If you want a no-fuss easy way to convert your databases into a format easier to deal with and a lot more portable to-boot.

How to Boot Toshiba Portege M200 off an SD Memory Card

A long while ago I became the proud owner of one o the best Tablet PCs on the market, the Toshiba Portege M200. Problem is that if something goes awry on the internal hard disk, then you’re in trouble because the M200 is notoriously difficult to boot on external media. This was something I needed to do after trying out Windows 7 on it (which worked extremely well by the way) – but it came at a cost too high – missing features and tools and drivers that the default factory install has.

Things are made complex because while it is technically possible to boot off an external CD/DVD ROM, the number of external drive it will actually boot off are very few. Additionally, the BIOS wont boot off USB thumb drives (at all!) and USB hard disks either. There is one saving grace – you can boot off an SD memory card (as long as it *not* SDHC) from the built-in reader. The trouble with THIS is that it will only boot off an SD card if its been formatted and made bootable ‘just right’. Its so finiky that Toshiba have actually created some tools to aide in the process of making them bootable.

So, if you have a standard SD memory card, you can use the Toshiba SD Memory Format Utility and the Toshiba SD Memory Boot Utility to create a bootable image of the restore CDs. Obviously if the default install is bung, then how can you use these tools?

Well the good news is, I’ve got a copy of them from the Toshiba website. I have hosted them here in case they disappear, here is the Toshiba SD Memory Format Utility and here is the Toshiba SD Memory Boot Utility.

What I did to reinstall the factory image on my Portege M200 Tablet PC:

  1. Download the 2 links above and install them.
  2. Run ‘as administrator’ (if on Vista or Windows 7) the format utility and format the SD card.
  3. Run ‘as administrator’ (if on Vista or Windows 7) the boot utility and select the BOOT.IMG file from the /bin folder on the first restore CD. Here is a copy if you don’t have the disks.
  4. Restart the computer pressing F2 at POST and with the SD card in the reader, and use the arrows keys to select the SD/Floppy boot device.  Press [Enter].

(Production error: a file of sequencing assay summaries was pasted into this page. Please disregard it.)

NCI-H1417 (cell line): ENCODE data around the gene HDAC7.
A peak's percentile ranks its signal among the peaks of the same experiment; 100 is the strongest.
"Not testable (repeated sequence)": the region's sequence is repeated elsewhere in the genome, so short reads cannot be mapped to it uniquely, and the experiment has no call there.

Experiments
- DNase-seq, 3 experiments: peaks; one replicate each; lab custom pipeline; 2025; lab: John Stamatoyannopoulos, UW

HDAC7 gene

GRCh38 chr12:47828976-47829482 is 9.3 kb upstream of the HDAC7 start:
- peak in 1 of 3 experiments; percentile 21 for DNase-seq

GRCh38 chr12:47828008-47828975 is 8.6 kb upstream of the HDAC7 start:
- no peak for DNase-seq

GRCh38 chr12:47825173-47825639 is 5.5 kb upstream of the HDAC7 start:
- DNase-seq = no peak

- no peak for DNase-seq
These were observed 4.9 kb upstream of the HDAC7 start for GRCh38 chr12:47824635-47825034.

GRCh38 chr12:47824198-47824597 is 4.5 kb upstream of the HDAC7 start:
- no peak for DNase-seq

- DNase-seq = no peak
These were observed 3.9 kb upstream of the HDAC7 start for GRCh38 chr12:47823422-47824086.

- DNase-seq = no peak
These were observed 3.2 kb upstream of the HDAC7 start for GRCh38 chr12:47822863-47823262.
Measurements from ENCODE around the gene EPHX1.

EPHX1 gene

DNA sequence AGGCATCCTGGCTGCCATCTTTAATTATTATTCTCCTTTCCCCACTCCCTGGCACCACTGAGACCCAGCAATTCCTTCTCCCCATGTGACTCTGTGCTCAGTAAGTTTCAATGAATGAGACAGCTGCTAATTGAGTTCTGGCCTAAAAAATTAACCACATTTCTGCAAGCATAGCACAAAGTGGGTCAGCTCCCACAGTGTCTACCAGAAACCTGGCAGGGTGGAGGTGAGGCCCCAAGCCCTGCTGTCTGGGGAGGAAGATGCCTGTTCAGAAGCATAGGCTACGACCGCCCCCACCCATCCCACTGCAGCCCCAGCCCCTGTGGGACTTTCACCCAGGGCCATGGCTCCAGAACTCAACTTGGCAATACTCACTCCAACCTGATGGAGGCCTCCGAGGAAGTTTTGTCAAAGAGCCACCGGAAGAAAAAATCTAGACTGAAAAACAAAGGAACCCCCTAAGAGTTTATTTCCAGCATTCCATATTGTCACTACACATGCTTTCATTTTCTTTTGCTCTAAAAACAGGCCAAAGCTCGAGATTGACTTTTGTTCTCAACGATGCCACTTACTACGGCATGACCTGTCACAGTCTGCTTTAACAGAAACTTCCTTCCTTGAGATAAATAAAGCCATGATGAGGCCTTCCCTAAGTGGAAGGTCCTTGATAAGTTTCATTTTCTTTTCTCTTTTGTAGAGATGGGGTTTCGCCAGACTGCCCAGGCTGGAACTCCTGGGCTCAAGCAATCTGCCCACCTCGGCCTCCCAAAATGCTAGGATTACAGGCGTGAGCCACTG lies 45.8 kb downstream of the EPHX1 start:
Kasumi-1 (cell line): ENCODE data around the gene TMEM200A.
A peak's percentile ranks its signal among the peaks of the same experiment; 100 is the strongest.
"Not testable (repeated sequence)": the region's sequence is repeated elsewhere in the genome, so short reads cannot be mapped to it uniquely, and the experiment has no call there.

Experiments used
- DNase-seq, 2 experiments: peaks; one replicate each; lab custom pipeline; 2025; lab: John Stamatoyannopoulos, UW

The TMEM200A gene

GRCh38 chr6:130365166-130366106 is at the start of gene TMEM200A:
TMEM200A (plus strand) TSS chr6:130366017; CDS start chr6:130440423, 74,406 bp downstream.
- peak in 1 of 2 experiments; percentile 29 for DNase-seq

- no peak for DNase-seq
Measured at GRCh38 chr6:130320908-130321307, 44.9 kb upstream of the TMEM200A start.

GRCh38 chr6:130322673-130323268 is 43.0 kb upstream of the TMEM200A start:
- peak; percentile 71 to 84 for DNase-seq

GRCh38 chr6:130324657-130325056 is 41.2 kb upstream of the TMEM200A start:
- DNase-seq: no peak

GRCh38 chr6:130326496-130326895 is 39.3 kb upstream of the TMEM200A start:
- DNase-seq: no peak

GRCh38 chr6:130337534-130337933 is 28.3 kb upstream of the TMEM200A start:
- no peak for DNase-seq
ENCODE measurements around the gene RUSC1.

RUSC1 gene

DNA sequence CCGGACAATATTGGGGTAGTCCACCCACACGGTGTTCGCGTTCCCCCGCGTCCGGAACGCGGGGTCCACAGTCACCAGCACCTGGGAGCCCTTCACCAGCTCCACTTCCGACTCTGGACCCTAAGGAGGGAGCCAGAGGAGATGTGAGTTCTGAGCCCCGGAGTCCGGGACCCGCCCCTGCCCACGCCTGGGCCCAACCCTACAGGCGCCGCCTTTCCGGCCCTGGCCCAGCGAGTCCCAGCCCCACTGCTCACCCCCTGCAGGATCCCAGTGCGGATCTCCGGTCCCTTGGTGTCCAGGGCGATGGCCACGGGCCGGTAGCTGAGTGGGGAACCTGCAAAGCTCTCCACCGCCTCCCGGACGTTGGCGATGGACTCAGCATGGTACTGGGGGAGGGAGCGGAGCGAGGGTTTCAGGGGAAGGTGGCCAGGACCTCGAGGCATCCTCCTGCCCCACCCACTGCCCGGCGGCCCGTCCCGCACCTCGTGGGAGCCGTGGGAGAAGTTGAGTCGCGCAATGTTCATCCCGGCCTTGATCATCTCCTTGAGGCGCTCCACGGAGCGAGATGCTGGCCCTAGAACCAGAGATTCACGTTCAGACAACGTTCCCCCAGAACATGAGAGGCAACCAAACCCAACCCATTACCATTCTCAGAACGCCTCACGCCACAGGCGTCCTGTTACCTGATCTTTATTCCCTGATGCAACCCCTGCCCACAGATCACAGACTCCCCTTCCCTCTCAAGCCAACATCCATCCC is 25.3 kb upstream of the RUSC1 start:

When I booted it still gave me the CD ROM selection screen, which I eventually discovered was actually compatible with the External USB DVD ROM I was using (wouldn’t boot off it – but option ‘9’ worked in DOS) – after this, it just started installing the factory image as normal.

Any problems, drop me a line and I will try to help.  I know how frustrating this can be after spending most of the day trying Linux boot disks and direct copying boot sectors etc.  Ahh! but finally success!


‘File not found: lib’ Error installing Rails Gem

I recently had a problem trying to install Rails 3 on my MacBook with a fresh OSX Snow Leopard:

sudo gem install rails
Password: {entered}
Successfully installed rails-3.0.7
1 gem installed
Installing ri documentation for rails-3.0.7...
File not found: lib

Turns out this is a somewhat common problem.  But it seems that the solution is easy, just manually reinstall RDoc. To do this run these 3 commands:

sudo gem install rdoc-data
sudo rdoc-data --install
sudo gem rdoc --all --overwrite

The last line in particular will re-generate all the documentation for your installed gems (including Rails) and can take a while, but you should be able to confirm the fix by reissuing the Rails gem install command:

sudo gem install rails

shows that rails now installs properly and says that it has installed both ri and RDoc documentation without issue.